The 3 day old salad award ... goes to the defensive line. They were so good for so long, like a Caesar, or one of those fancy fruit-type salads. But then the flavor disappears. If you keep salad more than the meal intended, it becomes wilted, wet, and loses flavor. Enter the D-line. Once the pride of the team, they have done nothing in the three losses worth mentioning. Jay Cutler had all day, to coin a phrase.

The opened but unfinished bottles of wine ... goes to the fans. With star Adrian Peterson fumbling for his life, coaches unable to adjust, linebackers unable to cover, corners below average, and a knack for losing big games, the fans need something. Just find yourself a big mug, and wait for the Giants to come to town.

That cleans out my leftovers. I still love my Vikings, but like the therapeutically sound fan I am, I have begun the grieving process. If the Vikings win (as they should) on Sunday, I will return to the Denial stage, and hope for the Super Bowl that I thought we had a shot at back when I had Thanksgiving leftovers.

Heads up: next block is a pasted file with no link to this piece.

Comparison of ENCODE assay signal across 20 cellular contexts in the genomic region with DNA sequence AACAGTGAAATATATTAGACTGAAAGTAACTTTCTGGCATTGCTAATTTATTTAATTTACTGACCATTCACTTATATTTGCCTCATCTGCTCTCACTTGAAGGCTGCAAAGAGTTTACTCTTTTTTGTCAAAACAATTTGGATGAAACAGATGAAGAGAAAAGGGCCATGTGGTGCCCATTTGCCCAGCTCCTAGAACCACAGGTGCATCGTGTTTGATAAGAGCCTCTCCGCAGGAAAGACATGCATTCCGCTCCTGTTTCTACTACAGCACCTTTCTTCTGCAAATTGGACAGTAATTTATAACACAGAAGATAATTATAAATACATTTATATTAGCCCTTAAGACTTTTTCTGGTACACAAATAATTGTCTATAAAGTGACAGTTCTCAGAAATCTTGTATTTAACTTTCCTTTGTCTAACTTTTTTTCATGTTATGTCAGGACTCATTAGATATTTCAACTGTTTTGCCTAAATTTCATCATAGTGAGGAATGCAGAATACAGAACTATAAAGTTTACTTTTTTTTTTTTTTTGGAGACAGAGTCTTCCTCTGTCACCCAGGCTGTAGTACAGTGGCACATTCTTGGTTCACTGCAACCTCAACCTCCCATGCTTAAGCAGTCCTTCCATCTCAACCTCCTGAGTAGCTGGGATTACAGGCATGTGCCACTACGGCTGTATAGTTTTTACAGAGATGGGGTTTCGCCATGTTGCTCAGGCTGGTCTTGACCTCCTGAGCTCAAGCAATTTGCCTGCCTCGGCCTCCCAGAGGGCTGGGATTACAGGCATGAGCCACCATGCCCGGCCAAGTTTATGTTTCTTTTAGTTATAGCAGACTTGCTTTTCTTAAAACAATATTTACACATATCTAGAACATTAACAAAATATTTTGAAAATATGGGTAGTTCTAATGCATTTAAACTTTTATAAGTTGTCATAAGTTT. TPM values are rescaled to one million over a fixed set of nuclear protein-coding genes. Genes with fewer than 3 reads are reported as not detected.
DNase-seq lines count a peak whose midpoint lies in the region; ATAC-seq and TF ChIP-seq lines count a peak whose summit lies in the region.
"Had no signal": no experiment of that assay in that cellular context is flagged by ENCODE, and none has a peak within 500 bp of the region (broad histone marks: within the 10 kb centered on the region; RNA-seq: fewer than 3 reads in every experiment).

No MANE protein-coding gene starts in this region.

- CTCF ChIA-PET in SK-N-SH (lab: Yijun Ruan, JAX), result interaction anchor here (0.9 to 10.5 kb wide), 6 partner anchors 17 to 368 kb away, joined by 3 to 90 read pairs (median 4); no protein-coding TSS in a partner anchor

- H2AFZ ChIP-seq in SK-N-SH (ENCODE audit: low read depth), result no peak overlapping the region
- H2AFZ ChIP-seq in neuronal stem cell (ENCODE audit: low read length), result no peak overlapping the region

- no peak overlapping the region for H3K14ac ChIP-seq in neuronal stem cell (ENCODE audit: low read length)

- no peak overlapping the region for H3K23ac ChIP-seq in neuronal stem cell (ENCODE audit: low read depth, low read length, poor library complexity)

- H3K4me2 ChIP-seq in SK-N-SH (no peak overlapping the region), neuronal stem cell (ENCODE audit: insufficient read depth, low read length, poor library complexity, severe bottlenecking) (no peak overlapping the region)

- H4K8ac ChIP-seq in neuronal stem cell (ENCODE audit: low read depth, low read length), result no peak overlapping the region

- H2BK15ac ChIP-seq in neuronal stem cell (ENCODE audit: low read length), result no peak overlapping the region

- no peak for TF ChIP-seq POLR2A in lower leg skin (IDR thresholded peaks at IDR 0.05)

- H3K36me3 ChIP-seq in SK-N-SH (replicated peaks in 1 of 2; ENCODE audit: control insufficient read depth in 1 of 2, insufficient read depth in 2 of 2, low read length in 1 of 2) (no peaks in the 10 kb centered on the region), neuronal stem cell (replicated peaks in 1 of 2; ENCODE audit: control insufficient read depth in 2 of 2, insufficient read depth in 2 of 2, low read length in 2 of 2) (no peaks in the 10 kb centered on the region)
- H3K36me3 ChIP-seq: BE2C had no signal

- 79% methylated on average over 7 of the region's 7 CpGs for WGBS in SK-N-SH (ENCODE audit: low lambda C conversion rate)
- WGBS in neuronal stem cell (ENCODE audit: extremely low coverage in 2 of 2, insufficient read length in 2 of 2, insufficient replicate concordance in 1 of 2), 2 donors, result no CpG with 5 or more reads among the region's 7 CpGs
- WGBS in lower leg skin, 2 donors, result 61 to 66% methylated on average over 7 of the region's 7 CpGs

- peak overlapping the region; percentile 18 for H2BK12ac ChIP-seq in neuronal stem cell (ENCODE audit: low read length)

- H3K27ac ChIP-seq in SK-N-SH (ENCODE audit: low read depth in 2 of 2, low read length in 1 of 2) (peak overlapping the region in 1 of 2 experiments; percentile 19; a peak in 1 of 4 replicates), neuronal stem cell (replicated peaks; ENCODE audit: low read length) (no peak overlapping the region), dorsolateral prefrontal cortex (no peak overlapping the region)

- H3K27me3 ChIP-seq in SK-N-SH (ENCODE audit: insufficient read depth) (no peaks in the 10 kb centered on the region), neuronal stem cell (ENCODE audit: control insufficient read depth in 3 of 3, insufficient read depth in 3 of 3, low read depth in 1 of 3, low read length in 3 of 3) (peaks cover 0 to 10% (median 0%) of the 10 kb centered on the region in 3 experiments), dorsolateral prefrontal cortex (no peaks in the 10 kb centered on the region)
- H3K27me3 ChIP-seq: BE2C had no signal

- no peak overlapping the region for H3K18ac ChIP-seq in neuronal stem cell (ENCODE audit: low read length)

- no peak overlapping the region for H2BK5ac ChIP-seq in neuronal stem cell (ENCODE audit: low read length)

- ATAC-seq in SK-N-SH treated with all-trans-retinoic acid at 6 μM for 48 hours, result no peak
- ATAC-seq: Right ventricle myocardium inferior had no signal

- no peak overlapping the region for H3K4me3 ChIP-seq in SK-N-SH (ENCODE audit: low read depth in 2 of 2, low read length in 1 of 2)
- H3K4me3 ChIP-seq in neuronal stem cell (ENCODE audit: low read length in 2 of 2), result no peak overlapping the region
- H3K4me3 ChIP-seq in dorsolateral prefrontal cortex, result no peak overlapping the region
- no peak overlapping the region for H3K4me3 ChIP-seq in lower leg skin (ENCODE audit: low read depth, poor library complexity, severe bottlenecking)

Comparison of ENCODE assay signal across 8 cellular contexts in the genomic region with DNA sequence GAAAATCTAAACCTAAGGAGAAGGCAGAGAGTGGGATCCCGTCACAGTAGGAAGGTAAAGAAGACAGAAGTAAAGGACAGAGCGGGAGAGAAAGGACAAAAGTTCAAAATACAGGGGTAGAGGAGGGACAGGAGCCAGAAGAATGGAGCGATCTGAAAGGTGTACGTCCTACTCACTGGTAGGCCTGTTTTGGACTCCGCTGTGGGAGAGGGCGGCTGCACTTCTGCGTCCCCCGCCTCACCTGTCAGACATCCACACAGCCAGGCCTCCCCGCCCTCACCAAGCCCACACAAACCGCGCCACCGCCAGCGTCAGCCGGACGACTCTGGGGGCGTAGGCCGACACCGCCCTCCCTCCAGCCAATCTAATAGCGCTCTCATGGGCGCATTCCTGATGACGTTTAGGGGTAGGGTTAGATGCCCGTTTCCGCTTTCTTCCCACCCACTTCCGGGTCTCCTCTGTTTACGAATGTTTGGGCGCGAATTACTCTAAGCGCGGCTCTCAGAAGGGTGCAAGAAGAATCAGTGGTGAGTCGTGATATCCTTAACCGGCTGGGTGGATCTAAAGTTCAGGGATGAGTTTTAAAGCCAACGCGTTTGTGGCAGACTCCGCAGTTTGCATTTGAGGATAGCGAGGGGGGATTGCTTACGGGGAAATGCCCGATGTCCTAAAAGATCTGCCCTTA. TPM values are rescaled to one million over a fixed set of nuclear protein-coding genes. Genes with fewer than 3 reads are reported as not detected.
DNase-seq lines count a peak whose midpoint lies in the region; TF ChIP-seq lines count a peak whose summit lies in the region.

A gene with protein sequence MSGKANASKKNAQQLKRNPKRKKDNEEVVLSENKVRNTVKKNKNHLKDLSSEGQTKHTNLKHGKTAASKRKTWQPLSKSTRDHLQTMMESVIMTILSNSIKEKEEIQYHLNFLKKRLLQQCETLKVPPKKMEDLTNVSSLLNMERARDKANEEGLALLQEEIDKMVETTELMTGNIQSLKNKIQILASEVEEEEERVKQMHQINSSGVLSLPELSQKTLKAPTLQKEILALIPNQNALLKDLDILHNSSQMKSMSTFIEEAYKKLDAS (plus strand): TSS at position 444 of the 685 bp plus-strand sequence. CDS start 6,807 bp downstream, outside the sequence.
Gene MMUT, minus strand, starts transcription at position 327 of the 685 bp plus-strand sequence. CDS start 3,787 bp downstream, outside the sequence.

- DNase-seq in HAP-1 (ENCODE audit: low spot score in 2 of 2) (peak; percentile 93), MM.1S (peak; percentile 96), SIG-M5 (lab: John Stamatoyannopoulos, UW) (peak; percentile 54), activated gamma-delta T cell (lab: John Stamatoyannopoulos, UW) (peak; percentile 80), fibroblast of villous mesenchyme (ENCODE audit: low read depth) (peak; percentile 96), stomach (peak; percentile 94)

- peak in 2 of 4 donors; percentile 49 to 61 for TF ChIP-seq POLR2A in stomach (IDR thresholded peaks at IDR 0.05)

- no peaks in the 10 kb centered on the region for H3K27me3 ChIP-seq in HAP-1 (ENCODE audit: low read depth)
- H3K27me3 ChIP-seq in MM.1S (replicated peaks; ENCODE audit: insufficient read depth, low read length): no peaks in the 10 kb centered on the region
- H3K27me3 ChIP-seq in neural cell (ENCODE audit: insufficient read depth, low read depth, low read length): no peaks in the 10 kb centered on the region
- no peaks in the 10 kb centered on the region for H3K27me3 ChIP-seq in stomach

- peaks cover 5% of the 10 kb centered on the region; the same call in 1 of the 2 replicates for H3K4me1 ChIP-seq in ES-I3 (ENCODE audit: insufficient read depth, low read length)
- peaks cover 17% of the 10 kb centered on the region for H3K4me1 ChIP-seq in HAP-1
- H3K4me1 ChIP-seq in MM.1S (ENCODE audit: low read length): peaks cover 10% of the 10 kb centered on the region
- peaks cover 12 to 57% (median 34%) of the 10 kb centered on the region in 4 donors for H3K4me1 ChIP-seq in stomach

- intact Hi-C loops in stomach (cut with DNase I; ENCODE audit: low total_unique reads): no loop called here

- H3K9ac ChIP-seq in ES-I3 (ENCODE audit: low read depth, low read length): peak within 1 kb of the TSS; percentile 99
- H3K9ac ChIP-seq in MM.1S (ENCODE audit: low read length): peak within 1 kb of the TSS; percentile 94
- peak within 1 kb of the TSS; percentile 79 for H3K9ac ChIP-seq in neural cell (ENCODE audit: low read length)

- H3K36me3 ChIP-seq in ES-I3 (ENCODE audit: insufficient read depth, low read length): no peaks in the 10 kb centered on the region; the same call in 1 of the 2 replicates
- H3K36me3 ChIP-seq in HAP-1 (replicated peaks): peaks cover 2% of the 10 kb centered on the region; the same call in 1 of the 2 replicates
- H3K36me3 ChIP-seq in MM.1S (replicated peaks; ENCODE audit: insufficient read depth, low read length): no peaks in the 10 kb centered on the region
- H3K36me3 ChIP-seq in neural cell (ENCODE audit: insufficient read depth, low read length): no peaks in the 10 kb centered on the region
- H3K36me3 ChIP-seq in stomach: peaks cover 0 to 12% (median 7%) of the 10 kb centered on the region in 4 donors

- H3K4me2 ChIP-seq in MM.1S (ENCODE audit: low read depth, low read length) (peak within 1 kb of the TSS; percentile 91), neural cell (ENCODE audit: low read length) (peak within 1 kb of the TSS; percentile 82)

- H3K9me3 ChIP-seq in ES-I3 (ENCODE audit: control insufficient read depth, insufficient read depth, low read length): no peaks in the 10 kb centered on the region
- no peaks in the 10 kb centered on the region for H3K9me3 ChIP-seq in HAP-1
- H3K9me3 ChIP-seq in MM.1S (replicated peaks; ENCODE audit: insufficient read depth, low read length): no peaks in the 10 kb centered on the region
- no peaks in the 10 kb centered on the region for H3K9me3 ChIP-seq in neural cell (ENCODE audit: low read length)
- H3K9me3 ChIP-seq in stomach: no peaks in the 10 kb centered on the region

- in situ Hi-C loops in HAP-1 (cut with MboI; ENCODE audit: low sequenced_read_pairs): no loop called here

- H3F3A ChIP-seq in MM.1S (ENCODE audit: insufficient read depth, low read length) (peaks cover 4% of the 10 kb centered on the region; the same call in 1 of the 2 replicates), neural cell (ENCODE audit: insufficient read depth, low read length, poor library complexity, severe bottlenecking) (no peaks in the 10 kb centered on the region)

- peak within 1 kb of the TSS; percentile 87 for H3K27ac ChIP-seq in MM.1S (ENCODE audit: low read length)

It's the end of the world as we know it.

Posted by: Louis Villaume Updated: December 22, 2009 - 12:13 AM

Here is a condensed version of Sunday Night's conversation at home with eldest son during the Debacle of 09, formerly known as Week 15, Minnesota at Carolina.

1st Quarter.

#1 Son: "What's wrong with the Vikings. They suck."

Father (me): "Nothing. They are playing good defense.'

2nd Quarter:

#1 Son: "We are playing like ----. We are gonna lose."

Father: "We are ahead. This is the Panthers. That is Matt Moore, don't worry."

3rd Quarter:

#1 Son: "We suck."

Father: "We are struggling because of Julius Peppers, he is having his way with Bryant McKinnie. We will adjust."

4th Quarter:

#1 Son: "We totally suck."

Father: "Yes, number one son. We do."